Ecological Reserves are established to preserve a location’s natural environment allowing current and future generations of visitors to explore and enjoy the land’s native flora and fauna. As we work to maintain the beauty and uniqueness of the California coast setting, we also restore and improve the habitats found on the Reserve.
A project currently on the horizon at the Reserve is to restore native grassland and coast live oak groves that throughout decades were displaced by non-native invasive eucalyptus trees. The removal of selected eucalyptus groves will enhance habitat for threatened species of amphibians especially the Santa Cruz long-toed salamander and California red-legged frog, while still maintaining other eucalyptus trees that provide important habitat for birds and butterflies.
This science-based restoration project has been years in the planning and, once started, will take approximately 10 years to complete. Learn more and see a map of this restoration project below.
Preserving the native environment of California’s central coast involves science, historical research, planning, and plenty of hard work. On the 1,700 acres of the Reserve, our objective is to protect and preserve the natural habitats that thrive in this area. Sometimes this means restoring the landscape changed through decades of human use to sustain the native environment of this land.
Quick Points on this Project
- All restoration work conducted by both the Elkhorn Slough Reserve and Elkhorn Slough Foundation is based on science and best land management practices.
- Eucalyptus is a non-native invasive plant to the California central coast environment.
- As non-native plants, eucalyptus require and use more water than native plants, often depleting ground water critical for native amphibian survival.
- Only 13 of 48 acres of eucalyptus are targeted for removal (less than 30% of eucalyptus currently on the Reserve).
- The acres targeted for removal have been determined to improve/enhance the health of the overall habitat.
- Eucalyptus groves proving important habitat for nesting birds will remain intact and protected.
Our expected outcomes for this project are:
- Improved habitat for threatened species of amphibians especially the Santa Cruz long-toed salamander, tiger salamanders, and California red-legged frogs.
- Return of native coast live oak groves.
- Return of native California grasslands.
- Enhanced viewshed, increasing ability to see rare wetland marsh and the main slough channel.
More about Elkhorn Slough and Eucalyptus
Historically the uplands of the Elkhorn Slough National Estuarine Research Reserve were dominated by coastal prairie, coastal scrub, freshwater meadows and coast live oak woodlands. Eucalyptus trees were planted on the property before the 1930s, for use as timber and, in some locations, as a wind break. Today, the Reserve’s uplands include nearly 50 acres of non‐native eucalyptus trees, spread out over 13 groves. Four of the 13 eucalyptus groves directly threaten native oak woodlands, native grassland, and freshwater ponds known to serve as habitat for listed and special status species, including the endangered Santa Cruz long‐toed salamander and the threatened California red‐legged frog.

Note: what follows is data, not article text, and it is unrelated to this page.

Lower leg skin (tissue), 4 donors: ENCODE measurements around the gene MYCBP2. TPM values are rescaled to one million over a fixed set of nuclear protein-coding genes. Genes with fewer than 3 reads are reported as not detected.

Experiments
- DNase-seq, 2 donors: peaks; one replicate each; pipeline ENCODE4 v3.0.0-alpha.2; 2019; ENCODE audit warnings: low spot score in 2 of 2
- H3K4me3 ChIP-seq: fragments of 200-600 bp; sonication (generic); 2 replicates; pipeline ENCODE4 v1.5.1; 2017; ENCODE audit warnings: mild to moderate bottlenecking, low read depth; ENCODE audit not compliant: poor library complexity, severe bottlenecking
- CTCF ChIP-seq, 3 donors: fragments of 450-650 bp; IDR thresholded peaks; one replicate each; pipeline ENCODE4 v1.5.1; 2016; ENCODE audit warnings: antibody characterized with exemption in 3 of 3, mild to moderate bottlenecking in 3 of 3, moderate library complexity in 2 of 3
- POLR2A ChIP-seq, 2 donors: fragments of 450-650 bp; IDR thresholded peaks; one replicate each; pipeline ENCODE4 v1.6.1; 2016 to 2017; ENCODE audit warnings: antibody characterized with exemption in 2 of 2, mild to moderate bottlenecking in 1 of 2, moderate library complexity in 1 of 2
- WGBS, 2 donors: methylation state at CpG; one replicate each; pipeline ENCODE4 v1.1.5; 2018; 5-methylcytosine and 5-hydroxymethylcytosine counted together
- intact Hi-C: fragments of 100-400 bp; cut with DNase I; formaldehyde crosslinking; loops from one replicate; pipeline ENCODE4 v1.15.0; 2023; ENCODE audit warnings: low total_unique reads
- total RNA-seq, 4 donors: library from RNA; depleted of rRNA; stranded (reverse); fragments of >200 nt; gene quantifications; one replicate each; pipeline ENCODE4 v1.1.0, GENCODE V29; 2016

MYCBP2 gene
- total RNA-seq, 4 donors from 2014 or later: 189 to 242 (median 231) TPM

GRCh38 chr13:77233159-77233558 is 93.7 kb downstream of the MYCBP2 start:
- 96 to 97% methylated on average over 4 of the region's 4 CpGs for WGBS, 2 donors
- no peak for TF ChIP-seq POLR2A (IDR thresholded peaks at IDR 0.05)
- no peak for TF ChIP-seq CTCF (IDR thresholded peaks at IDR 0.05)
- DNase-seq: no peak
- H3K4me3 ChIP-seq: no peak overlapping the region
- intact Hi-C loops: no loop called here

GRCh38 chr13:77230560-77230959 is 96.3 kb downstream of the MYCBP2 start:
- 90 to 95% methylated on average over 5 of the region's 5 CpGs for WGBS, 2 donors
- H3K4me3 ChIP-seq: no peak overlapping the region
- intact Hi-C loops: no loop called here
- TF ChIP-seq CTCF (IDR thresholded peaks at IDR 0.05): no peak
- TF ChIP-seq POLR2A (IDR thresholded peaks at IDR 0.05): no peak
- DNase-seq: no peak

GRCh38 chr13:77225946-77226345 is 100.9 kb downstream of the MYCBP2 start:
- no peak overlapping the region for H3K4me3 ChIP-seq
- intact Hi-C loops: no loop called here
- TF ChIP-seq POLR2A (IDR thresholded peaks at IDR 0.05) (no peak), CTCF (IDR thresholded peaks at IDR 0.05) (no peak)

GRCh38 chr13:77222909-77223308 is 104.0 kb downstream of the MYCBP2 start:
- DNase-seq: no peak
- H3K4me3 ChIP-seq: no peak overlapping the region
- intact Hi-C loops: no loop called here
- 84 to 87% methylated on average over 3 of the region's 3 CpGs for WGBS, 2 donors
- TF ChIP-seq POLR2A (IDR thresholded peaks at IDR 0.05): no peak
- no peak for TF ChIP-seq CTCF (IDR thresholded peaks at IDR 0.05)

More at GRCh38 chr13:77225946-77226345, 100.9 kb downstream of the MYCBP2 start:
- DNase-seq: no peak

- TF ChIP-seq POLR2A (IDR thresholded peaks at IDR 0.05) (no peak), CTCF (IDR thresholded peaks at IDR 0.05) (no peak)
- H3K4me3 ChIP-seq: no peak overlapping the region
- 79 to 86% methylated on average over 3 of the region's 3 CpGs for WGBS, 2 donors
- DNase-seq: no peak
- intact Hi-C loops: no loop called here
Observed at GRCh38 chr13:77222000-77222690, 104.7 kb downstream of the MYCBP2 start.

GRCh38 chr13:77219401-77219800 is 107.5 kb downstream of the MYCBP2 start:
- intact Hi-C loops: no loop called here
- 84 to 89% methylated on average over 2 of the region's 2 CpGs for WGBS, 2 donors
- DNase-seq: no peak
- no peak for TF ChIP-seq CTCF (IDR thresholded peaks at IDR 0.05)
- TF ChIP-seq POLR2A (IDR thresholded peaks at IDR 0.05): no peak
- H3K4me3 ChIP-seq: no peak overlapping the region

Without intervention, these four eucalyptus groves are expected to compromise adjacent oak habitat and to decrease groundwater near ponds, reducing water levels available to keep ponds wet during the amphibians’ breeding period. The end result would be twofold; significant loss of amphibian habitat and the decrease in native biodiversity.
We have proposed removing only these four damaging groves (less than 30% of all the eucalyptus on the Reserve). This restoration effort would protect existing natural resources, as well as allow for oak woodland, scrub and coastal prairie to return. Other eucalyptus groves, one of which serves a bird rookery near the mouth of Elkhorn Slough, will not be affected.
Past eucalyptus removal on the Elkhorn Slough Reserve:
In the 1990s, Elkhorn Slough Reserve staff, volunteers, and work crews removed a 13-acre exotic eucalyptus grove on the northern portion of the Reserve and, in its place, planted thousands of coast live oak acorns and other native plants. Today, an open oak woodland, interspersed with scrub and grassland habitat, is developing in the area.
The same area today:
Restoration and Eucalyptus Research
The Elkhorn Slough National Estuarine Research Reserve bases habitat management actions on the best available science. We recognize that decisions regarding non-native species control or removal are complex and involve trade-offs. Beginning in 2004, the Elkhorn Slough Reserve partnered with other local researchers to study the impacts of eucalyptus on coastal California habitats. This research demonstrated that local eucalyptus groves expand significantly without control, and that groves can have negative impacts on some native plants and animals, while some eucalyptus can also provide habitat for a different suite of birds (Click here). Additional research results are provided on our Coastal Training Program’s pages – click here.
This project balances science-based management to protect and restore oak and freshwater habitat for sensitive amphibians, while preserving other eucalyptus groves as habitat for birds.